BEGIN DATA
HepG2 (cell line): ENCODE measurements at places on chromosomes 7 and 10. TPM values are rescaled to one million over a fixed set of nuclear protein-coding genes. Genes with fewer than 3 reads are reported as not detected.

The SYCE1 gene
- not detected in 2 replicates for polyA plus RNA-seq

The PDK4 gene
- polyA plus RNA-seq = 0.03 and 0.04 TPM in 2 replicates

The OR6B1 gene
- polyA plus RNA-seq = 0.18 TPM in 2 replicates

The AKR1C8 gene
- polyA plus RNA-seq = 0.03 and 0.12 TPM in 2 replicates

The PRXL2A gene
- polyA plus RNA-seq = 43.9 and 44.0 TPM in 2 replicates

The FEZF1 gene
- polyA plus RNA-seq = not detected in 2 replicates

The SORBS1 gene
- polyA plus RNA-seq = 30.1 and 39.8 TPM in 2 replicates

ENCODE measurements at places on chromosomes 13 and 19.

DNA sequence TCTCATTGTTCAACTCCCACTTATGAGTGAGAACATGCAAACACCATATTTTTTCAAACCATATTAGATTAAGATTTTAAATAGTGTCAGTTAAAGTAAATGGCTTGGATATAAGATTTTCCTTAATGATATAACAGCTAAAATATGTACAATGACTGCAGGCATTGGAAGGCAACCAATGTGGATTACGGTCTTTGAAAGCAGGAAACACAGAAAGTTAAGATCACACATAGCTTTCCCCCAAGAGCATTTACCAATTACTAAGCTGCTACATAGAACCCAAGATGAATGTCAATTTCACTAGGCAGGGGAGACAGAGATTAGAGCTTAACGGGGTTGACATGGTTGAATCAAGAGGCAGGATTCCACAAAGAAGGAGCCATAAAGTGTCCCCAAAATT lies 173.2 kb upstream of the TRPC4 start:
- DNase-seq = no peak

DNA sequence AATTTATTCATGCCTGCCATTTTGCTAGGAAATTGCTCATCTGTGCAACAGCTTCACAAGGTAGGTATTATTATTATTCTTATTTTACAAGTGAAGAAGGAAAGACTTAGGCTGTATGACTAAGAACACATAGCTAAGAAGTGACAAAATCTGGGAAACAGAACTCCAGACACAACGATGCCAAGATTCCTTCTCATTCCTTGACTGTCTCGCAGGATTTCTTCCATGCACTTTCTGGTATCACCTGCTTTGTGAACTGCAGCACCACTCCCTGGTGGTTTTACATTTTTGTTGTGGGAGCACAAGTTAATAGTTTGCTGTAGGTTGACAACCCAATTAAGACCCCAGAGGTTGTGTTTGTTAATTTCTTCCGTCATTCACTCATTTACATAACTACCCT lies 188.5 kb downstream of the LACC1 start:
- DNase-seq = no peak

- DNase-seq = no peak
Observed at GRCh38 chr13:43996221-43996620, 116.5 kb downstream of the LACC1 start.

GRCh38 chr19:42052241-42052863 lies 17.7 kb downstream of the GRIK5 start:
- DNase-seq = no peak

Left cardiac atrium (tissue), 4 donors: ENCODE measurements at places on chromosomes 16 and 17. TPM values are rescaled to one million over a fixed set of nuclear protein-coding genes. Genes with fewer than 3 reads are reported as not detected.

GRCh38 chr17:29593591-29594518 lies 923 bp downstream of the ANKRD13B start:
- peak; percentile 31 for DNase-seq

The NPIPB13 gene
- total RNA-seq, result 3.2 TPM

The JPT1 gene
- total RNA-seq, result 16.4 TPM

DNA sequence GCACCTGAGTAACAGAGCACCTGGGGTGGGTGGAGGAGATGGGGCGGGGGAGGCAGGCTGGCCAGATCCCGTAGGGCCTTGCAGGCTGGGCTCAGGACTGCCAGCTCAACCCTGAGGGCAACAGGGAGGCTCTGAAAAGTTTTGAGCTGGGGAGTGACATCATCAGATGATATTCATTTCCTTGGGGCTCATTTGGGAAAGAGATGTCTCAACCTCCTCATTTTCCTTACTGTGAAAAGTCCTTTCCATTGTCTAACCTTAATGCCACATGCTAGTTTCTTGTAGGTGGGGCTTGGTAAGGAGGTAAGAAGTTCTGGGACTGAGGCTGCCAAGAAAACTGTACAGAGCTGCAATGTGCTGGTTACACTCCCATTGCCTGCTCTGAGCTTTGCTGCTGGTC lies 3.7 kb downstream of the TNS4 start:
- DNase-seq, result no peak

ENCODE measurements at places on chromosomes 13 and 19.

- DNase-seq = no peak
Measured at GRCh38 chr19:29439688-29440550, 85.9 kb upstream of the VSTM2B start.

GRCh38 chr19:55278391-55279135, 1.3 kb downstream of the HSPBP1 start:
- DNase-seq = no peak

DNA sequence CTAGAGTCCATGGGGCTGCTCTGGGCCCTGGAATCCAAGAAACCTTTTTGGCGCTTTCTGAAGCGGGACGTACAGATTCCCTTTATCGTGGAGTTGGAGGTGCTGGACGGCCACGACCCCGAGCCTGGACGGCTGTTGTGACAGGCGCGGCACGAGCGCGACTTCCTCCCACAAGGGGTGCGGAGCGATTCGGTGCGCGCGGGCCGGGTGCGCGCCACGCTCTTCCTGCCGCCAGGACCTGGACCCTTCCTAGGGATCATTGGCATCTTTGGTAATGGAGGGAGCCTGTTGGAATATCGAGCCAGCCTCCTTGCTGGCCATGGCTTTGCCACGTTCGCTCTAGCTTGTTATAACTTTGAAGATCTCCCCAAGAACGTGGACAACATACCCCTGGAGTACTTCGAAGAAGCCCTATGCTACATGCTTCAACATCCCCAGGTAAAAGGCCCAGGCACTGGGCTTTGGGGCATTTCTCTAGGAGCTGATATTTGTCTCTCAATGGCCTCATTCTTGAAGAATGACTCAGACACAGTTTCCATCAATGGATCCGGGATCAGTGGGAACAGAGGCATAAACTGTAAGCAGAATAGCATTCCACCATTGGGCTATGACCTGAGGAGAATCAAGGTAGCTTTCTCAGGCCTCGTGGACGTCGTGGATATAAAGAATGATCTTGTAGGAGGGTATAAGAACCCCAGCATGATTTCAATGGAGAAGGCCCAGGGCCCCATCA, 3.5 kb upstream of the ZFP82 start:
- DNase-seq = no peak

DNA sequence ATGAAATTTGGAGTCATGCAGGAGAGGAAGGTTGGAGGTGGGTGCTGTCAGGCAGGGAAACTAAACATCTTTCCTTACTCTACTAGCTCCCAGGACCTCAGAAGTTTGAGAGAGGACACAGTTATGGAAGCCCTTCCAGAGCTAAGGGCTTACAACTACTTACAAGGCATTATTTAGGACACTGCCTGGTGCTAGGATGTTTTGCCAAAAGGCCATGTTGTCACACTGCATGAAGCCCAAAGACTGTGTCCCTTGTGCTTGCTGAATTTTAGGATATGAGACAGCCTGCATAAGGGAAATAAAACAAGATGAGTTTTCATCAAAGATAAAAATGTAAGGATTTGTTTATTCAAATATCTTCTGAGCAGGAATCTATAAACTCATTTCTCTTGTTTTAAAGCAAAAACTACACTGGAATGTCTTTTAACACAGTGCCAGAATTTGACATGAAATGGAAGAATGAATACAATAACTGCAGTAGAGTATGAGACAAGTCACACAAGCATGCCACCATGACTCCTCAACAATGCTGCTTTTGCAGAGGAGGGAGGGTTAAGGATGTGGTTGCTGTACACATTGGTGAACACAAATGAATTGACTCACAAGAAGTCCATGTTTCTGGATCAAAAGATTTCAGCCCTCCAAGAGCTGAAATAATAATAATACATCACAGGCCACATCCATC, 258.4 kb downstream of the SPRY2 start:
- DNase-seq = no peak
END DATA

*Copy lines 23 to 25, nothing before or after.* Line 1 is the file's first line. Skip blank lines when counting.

GRCh38 chr19:42052241-42052863 lies 17.7 kb downstream of the GRIK5 start:
- DNase-seq = no peak

Left cardiac atrium (tissue), 4 donors: ENCODE measurements at places on chromosomes 16 and 17. TPM values are rescaled to one million over a fixed set of nuclear protein-coding genes. Genes with fewer than 3 reads are reported as not detected.